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== link:index.html[Index] -> link:modules.html[Modules] -> link:modules_handlers.html[Handlers]
Last checked: 2010/08/17 Cherokee 1.0.9b
Handler: Redirection
The main idea of a redirection is telling the web client to go to
another URL when the requested URL matches a rule. It could happen
that this is not precisely what you are looking for. Check the
link:modules_handlers_proxy.html[reverse proxy] handler if you are
looking for more complex layer 7 operations. However, for URL
redirections this handler is the place to go. A very common scenario
would be rewriting URLS.
Lets suppose you have URLs like::
You probably would prefer URLs like::
This directive uses PCRE (Perl Compatible Regular Expressions) to make
the substitution.
* Type: [External | Internal]
- *Internal*:
The redirection will happen internally, hence the internal URL in
which the address is translated will be invisible for the client.
- *External*:
It works in the same way as the previous one, but in this case, it
will redirect the connection to the new resource.
* *Regular Expression* and *Substitution* are the matching request and
the intended target of such petition. Getting into details of
regular expressions is out of the scope of this document. Besides,
there are many link:[Perl
regular expressions] references. Macros can be used for these
substitutions, which is specially handy for some cases that cannot
be covered any other way, such as uniformly managing virtual
servers with multiple matches. Take a look at the examples at the
end of this section for further clarification.
|Variable |Example |Description
|`${host}` | |Host of the matching virtual server
This macro uses the standard template subsystem , which provides
link:config_virtual_servers_evhost.html#slicing[slicing support]. You
should read more about this powerful feature if you are not already
familiar with it.
The maximum allowed number of substitutions on an expression is
limited to 20, and even though it could be raised even more, this
wouldn't actually make any difference for any real-life case.
Virtual hosts and redirections
The internal redirections, using the `internal` keyword, are limited to
work in the same virtual host. All the internal redirections will be
processed in the original virtual host, which makes a lot of sense in
terms of security.
In case you do need to redirect a resource to another virtual host
and/or domain, you will have to use an explicit redirection using the
`external` keyword.
The influence of the rule type
Any rule type can be used with the redirection handler: Directory,
Extensions, Regular Expression, etc. Only the case where the type is
*Regular Expression* will require some more extra information.
Because of Cherokee's design, modularity and inheritance is heavily
used throughout the code base. This one is a special case because the
regex entry of the redirection handler can be empty whenever the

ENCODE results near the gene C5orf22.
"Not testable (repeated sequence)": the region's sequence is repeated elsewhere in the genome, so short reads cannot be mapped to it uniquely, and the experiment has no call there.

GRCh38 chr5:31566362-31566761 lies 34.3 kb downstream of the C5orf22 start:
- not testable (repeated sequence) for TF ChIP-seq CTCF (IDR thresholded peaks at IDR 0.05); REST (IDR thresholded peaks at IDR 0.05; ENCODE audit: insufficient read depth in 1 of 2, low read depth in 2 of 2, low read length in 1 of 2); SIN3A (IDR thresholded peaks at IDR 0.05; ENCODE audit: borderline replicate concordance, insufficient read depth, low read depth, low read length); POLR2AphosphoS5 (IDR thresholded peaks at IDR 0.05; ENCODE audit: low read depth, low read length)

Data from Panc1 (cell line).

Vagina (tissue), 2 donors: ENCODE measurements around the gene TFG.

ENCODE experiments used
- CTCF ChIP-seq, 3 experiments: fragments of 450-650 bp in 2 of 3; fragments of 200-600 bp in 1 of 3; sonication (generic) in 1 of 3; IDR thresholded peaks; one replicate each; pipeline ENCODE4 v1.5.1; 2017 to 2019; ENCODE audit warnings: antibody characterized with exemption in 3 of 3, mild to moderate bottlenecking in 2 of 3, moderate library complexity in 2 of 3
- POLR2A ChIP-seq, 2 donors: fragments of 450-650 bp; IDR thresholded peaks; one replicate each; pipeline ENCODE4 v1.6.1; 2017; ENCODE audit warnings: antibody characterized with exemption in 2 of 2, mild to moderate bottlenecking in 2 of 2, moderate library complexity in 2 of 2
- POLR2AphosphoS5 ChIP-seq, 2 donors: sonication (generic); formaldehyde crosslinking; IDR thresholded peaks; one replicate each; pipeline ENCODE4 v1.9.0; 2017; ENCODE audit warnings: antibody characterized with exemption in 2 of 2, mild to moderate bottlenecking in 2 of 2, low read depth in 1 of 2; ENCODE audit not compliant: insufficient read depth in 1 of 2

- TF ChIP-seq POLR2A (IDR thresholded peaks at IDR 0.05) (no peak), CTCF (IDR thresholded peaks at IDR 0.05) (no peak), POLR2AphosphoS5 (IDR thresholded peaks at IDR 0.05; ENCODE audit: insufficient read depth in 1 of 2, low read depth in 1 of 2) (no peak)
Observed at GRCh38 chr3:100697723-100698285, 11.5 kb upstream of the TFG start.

matching rule used is a regular expression (because it is inherited by
The logic behind this is that you can set up a regular expression to
match the rule, but once you're in the redirection handler you could
or could not be needing another matching to be performed. If not, the
original one (the one from the rule) will be enough. If you do, you
can specify a completely different expression to be matched. For
instance, you could match the rule taking just the beginning part of
the request as meaningful, and once you are into the handler you might
want to consider just the end of it before making the substitution.
This example will perform internal redirections:
|Regular Expression |Substitution
|__/(\d+)$__ |$1
|__/(\d+)/cmts__ |$1
|__/(\d+)/delete__ |$1&method=delete
Which would translate into the following redirections for the listed
matching requests:
|Request |Internal translation
|__/photo/123__ |
|__/photo/213/cmts__ |
|__/photo/501/delete__ |
|__/https_redir/555__ |
You might also want to check out the cookbook entry titled
link:cookbook_http_to_https.html[HTTP to HTTPS] on how to redirect all
traffic from HTTP to HTTPS.
Global redirections
If you want to implement global redirections that can be defined once
and apply to every virtual server on your configuration, you will also
have to perform matches against the host part of the request. This can
be done by creating an additional virtual server using "Regular
Expression" as method to match the host, which can be specified
through the the `Host Match` tab. You will then have to define a
substitution that uses both type of regex matches:
.Match groups
| `^1,^2,^3,..` | These are substituted by the host name match.
| `$1,$2,$3,..` | These are substituted by either the handler match (if any) or its own match groups.
For more information, check out the practical example in the cookbook
describing how to implement
link:cookbook_redirs.html#global-redirs[global redirections].
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